Multi-Objective Higher Order Polynomial Networks to Model Insertion Force of Bevel-Tip Needles

Multi-Objective Higher Order Polynomial Networks to Model Insertion Force of Bevel-Tip Needles

Hashem Yousefi (Auckland Bioengineering Institute, The University of Auckland, Auckland, New Zealand) and Mehdi Fallahnezhad (Kavli Institute for Systems Neuroscience/Centre for Biology of Memory, Norwegian University of Science and Technology (NTNU), Trondheim, Norway)
Copyright: © 2015 |Pages: 17
DOI: 10.4018/IJNCR.2015070103
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Needle insertion has been a very popular minimal invasive surgery method in cancer detection, soft tissue properties recognition and many other surgical operations. Its applications were observed in brain biopsy, prostate brachytherapy and many percutaneous therapies. In this study the authors would like to provide a model of needle force in soft tissue insertion. This model has been developed using higher order polynomial networks. In order to provide a predictive model one-dimensional force sensed on enacting end of bevel-tip needles. The speeds of penetration for quasi-static processes have chosen to be in the range of between 5 mm/min and 300 mm/min. Second and third orders of polynomials employed in the network which contains displacement and speed as their main affecting parameters in the simplified model. Results of fitting functions showed a reliable accuracy in force-displacement graph.
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1. Introduction

Most of the minimal invasive surgery methods, computer-assisted and robotic surgery systems incorporate a needle insertion process (e.g. stereotactic brain biopsy, laparoscopy, radioactive seed-implantation, etc). In such operations, precise penetrations always provide efficient access to target locations. In needle steering procedures, facing a non-homogenous soft tissue causes more complexity in the phenomenon and necessitates the employment of adaptive control (Abolhassani et al, 2007; Sadjadi et al, 2014). In most applications, having a highly accurate process in both accessing the target and an efficient insertion is essential. Some applications of percutaneous needle insertion was observed in different works of prostate brachytherapy (Asadian et al, 2014; Sadjadi et al, 2014; Wei, 2004), biopsy (Bishoff, 1998; Schwartz, 2005), and neurosurgery (Masamune et al, 1995; Rizun, 2004). Some other applications such as deep needle insertion have been employed in the failure mechanism of ventricular tissue (Gasser et al, 2009). In order to study tissue behavior, some researchers have used quasi-static needle insertion methods. In addition some other types of needle insertion such as rotational needle insertion, needle tapping, and fast needle insertions were studied (Lagerburg et al, 2006; Mahvash and Dupont, 2010).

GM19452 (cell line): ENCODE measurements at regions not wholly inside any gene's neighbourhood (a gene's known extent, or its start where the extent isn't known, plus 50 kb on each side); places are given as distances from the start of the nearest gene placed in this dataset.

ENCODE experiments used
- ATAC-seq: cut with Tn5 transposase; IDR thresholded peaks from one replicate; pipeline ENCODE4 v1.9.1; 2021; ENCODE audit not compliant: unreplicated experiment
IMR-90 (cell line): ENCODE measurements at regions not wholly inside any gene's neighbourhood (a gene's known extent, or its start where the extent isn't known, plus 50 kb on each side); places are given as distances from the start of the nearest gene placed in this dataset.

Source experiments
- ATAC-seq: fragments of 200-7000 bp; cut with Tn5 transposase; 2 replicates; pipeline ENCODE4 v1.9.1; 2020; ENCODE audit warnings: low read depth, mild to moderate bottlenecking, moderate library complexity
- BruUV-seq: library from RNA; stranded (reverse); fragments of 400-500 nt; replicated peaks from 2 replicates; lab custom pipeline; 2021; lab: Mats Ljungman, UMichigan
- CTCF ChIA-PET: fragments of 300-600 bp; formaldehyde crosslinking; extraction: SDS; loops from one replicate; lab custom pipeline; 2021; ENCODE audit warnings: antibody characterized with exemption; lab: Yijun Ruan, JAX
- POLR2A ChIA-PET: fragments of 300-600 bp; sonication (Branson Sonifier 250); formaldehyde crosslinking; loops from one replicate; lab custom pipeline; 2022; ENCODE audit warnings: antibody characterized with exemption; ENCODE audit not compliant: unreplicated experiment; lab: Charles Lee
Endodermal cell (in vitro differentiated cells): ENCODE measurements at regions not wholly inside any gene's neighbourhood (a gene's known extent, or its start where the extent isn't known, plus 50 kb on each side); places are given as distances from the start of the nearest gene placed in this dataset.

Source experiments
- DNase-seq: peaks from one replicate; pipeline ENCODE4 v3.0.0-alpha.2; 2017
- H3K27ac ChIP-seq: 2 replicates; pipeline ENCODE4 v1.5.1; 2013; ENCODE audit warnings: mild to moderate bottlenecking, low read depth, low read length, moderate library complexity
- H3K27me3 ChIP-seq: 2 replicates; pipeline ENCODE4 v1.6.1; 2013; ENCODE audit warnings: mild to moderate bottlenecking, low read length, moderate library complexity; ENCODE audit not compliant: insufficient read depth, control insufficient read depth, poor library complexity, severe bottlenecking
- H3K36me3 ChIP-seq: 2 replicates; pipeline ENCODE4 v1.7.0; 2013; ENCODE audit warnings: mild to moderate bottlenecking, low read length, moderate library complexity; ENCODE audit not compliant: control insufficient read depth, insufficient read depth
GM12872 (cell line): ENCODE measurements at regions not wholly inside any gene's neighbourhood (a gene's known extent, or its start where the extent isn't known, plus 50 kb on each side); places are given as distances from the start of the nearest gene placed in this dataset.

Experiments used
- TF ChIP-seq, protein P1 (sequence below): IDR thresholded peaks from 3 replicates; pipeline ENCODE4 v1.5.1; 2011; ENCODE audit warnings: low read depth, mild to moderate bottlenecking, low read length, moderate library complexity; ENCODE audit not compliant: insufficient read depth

Some phenomenological models were generated based on quasi-static one, two or three dimensional compression test of needle penetration experiments, to describe the force graph of insertion as efficient set of terms including friction, inertia, viscous, deformation and plasticity (Vrooijink et al, 2014; Roesthuis et al, 2014; TouficAzar & Hayward, 2008; Okamura et al, 2004; Dimaio & Salcudean, 2003). In-vitro experimental data were achieved by performing standard compression tests. Deformation and non-homogeneity in tissue structure may lead to many potential sources of forces applied to surgical tools, which leads to an imperfect prediction of force (Okamura, et al, 2004). To have better prediction of both force and beveled-tip position, interactive medical imaging is useful in robotic surgery simulation (Vrooijink et al, 2014; Mahvash & Dupont, 2010; Dimaio et al, 2005; Alterovitz et al., 2005). In other applications such as drug delivery, imprecise placement of surgical tools may lead to false dosage distribution or may damage delicate structures. Therefore, there are 4 different types of needle insertion:

  • Quasi-static insertion (Dimaio & Salcudean, 2003; TouficAzar & Hayward, 2008);

  • Fast needle insertion (Mahvash & Dupont, 2009);

  • Rotational insertion (Alterovitz, et al, 2005; Yousefi, et al, 2010);

  • Needle insertion with tapping (Lagerburg, et al, 2006).

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